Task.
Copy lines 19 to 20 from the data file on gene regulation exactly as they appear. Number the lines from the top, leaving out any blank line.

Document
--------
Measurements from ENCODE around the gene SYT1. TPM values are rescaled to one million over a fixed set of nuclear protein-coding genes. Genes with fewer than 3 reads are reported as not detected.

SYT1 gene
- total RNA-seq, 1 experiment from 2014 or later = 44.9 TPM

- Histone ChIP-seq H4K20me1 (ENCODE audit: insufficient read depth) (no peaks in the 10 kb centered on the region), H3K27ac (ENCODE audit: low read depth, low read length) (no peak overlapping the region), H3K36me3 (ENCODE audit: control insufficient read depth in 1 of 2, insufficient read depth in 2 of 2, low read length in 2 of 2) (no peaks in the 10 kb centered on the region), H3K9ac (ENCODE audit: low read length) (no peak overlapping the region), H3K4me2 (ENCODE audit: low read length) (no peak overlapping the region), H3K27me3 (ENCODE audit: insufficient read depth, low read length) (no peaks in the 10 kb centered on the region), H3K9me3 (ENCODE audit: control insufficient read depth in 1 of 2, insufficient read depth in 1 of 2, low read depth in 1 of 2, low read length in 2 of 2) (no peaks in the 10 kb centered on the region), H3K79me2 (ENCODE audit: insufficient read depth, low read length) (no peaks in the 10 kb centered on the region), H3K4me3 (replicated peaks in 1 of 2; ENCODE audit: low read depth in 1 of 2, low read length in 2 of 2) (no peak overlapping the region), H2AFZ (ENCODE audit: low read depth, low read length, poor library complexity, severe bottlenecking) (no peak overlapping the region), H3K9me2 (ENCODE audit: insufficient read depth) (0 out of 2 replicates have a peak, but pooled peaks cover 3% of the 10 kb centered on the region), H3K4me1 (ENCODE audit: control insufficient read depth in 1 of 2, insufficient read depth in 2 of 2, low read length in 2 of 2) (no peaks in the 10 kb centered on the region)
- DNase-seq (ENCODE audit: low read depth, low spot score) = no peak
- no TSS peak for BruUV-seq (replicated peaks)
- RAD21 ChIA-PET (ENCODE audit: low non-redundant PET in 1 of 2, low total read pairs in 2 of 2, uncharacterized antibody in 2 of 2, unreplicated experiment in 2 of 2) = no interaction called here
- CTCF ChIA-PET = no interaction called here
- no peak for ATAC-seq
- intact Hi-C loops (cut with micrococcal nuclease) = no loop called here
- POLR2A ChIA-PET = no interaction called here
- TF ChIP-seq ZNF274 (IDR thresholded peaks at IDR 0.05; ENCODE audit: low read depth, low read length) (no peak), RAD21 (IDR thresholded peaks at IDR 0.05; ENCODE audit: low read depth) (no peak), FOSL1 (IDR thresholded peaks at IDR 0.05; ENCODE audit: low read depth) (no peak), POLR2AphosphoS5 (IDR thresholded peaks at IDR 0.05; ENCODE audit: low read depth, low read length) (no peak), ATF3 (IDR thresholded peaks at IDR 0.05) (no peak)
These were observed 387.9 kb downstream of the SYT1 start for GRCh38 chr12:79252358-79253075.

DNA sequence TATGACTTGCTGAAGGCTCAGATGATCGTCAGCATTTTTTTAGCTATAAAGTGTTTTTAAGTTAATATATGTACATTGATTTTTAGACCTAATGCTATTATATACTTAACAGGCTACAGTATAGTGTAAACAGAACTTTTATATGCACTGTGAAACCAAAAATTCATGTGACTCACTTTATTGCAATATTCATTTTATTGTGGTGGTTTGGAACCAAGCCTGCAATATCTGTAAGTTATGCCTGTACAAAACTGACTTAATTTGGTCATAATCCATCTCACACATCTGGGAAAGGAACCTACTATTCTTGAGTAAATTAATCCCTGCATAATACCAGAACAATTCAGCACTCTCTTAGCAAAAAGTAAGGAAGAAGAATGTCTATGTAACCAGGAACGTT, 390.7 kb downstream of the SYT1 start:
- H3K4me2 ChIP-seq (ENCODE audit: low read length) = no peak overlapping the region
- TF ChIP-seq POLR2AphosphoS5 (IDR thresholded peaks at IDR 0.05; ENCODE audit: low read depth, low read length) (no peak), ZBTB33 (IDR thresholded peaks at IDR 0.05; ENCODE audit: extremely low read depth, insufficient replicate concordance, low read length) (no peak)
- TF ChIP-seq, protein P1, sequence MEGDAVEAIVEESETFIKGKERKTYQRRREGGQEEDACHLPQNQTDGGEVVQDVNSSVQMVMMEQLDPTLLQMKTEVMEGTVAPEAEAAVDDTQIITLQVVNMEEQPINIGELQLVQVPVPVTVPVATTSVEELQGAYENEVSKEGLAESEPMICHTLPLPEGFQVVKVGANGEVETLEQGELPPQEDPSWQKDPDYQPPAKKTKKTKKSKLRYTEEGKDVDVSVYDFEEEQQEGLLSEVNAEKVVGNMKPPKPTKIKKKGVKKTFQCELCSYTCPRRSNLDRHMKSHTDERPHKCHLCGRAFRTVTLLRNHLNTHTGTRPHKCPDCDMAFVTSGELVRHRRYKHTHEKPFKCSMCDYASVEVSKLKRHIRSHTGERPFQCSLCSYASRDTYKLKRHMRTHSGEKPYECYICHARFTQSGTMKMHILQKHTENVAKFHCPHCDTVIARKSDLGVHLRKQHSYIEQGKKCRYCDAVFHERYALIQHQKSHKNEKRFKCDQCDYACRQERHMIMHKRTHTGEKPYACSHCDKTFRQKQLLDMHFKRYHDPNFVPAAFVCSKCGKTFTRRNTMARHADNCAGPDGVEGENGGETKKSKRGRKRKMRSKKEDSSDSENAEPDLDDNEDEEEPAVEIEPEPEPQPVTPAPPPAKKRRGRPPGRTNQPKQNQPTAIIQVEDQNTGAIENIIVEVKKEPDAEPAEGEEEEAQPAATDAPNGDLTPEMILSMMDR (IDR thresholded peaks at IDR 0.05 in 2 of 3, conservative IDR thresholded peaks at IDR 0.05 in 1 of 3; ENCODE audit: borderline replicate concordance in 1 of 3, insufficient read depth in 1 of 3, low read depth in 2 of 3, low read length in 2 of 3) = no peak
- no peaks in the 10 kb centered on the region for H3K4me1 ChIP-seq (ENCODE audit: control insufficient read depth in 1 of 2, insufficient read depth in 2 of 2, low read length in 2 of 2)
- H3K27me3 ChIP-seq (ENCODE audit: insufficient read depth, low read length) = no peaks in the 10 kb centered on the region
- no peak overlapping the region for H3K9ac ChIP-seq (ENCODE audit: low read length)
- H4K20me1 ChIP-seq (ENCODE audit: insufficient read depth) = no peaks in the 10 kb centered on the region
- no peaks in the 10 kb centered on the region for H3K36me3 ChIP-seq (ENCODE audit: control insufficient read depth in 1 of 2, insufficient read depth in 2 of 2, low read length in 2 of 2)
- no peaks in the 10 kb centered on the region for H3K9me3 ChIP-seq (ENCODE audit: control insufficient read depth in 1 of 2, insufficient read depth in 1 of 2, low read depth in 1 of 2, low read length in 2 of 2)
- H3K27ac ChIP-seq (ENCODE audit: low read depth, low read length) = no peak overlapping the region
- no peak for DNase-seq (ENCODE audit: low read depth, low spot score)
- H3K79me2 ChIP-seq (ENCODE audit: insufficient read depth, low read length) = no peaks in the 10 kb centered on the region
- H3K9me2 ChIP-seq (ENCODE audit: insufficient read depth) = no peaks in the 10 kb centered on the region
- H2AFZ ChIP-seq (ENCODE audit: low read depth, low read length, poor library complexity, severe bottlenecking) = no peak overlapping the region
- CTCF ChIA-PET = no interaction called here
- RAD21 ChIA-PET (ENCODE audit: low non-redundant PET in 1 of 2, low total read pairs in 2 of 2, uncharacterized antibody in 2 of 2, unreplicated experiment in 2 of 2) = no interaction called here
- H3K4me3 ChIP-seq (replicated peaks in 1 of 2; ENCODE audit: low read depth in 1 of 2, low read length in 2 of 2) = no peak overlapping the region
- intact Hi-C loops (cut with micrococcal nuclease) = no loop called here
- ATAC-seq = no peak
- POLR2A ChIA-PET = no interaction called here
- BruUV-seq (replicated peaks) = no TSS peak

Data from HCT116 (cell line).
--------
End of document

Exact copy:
- H3K27me3 ChIP-seq (ENCODE audit: insufficient read depth, low read length) = no peaks in the 10 kb centered on the region
- no peak overlapping the region for H3K9ac ChIP-seq (ENCODE audit: low read length)